And the carburetor on the port engine is simply not right.  It floods every once in a while for no apparent reason, but invariably it's when we are about to leave on an outing with guests aboard -- just refuses to fire, large amounts of fuel coming out the exhaust, and nothing you can do except pull the thing off and tear it down.  I've had both carbs rebuilt professionally, and was assured both were OK.  But they're not.

So all of this will soon be in the past.  The Yanmars will be more reliable, more economical, and much safer.  So why did it take so long to come to this decision?  In a word... money.  This project will cost nearly as much as we paid for Compadre back in 2007.  But we knew the gas engines would eventually have to go, so better to replace them now and get some use out of them than to wait until we are thinking about selling and have future owners reap all the benefits.  Such is the nature of classic boat ownership.

One knows going in, or should know, that the purchase price of these classic boats is low for a reason:  Much of the long-term expense of ownership is out in the future somewhere, unlike a new fiberglass boat where most of the expense is up front.  I will have much more to say about this in a future post, as it is perhaps the most important thing to understand about classic boat ownership.  Classics are not more expensive to own than new fiberglass boats -- the expenses just come at different times.

It will be interesting to see how the engine swap affects Compadre's performance.  With the Crowns we cruise comfortably at 8 kts with the engines running at only 1500 rpm.  At that point they are putting out about 60 hp each, according to the power curves published in the Chrysler maintenance manual.  The Yanmars are rated at 80 hp at about 2800 rpm if I remember correctly.  The torque curves are different, of course, with the Chryslers reaching max torque at a much lower rpm than the Yanmars.  So we'll have to see.  I'm sure we'll have to do some prop adjustment to get things right.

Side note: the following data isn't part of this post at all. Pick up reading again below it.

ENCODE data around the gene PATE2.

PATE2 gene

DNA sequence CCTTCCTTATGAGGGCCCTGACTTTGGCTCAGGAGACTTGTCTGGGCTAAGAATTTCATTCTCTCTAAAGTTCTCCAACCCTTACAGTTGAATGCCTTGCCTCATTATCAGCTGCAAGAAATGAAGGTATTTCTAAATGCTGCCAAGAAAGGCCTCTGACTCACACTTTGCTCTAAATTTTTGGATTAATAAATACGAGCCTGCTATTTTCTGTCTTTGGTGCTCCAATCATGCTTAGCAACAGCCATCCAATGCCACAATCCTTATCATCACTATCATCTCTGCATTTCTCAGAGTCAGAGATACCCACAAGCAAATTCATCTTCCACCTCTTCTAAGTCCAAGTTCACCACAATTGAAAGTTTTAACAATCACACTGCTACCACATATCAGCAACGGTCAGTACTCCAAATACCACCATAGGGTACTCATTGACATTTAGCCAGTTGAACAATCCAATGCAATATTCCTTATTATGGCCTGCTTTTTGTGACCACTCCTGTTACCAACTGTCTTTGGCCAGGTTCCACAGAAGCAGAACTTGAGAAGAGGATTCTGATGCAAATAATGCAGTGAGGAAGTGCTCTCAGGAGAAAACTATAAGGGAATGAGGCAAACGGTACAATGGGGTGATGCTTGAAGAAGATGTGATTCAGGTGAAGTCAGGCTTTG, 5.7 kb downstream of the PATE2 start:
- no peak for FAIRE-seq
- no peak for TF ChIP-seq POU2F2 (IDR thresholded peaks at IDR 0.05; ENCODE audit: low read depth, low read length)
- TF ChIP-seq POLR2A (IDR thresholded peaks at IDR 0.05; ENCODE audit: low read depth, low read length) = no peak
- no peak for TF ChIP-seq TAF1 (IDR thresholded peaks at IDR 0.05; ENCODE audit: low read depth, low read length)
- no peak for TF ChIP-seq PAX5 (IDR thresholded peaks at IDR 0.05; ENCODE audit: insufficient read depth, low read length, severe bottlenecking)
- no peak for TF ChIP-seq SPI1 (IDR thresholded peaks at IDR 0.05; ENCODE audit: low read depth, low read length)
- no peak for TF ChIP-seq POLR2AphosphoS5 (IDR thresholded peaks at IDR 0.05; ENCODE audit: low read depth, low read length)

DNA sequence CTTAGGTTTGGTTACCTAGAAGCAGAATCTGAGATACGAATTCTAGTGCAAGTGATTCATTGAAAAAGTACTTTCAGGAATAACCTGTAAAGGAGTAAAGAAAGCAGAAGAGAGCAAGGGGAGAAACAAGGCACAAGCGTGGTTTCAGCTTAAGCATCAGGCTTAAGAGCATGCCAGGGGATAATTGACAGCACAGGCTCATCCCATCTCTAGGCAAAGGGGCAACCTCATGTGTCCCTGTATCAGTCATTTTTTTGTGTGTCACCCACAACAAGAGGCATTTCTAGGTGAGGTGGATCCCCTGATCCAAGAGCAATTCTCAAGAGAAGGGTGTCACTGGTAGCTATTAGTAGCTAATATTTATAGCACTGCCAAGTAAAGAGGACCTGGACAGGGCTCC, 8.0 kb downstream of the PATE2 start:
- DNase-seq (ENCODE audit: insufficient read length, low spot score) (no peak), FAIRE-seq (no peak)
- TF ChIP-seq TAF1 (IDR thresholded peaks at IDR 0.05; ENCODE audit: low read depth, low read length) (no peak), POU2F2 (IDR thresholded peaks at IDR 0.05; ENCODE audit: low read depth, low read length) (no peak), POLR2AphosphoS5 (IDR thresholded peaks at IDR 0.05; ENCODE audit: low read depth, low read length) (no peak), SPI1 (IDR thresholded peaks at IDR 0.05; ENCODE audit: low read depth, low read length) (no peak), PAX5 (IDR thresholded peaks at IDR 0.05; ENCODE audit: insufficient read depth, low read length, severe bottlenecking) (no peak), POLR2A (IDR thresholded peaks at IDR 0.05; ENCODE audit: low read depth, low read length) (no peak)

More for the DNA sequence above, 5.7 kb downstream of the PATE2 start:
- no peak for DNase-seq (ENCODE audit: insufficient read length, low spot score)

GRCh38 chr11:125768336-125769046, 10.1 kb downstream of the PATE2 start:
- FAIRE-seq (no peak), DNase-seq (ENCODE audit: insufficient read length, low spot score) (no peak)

However it works out, we are not likely to match Compadre's performance when she was new.  She was originally equipped with twin 6-cylinder Lathrop Mystic engines, which were enormous by today's standards.  They weighed in at 1700 lbs!  That compares with 800 lbs for the Crowns, and 500 lbs for the Yanmars.  The Lathrops were quite sophisticated for their time, with two spark plugs per cylinder.  They were rated at 100 hp at 1800 rpm.  The Lathrop engines were options offered by Stephens Brothers; the standard engines were Scripps model F-6, 100 hp.

6-cylinder Lathrop "Mystic" engine, from 1929 Lathrop catalog.
In any event, Compadre's original performance must have been impressive.  Advertisements from Stephens Bros for their 43-ft cruisers claimed maximum speeds of "18 to 25 miles per hour", which surely was overstated for a displacement hull of this length.  We have no written documentation of her performance, but in this early photo of her in the San Joaquin Delta she clearly was moving right along.
Early photo of Compadre in the Delta.  Possibly sea trials in April 1929.
 Notice how far the bow is out of the water and the size of the wake.  Now compare this with a recent  photo of Compadre running at 8 kts.
Underway at 8 knots in Brentood Bay, B.C.
There's no doubt she was moving that day in the Delta.  I only wish I knew the details!  We'll be posting details of the repowering project after it gets started.  Be sure to check back.

No comments:

Post a Comment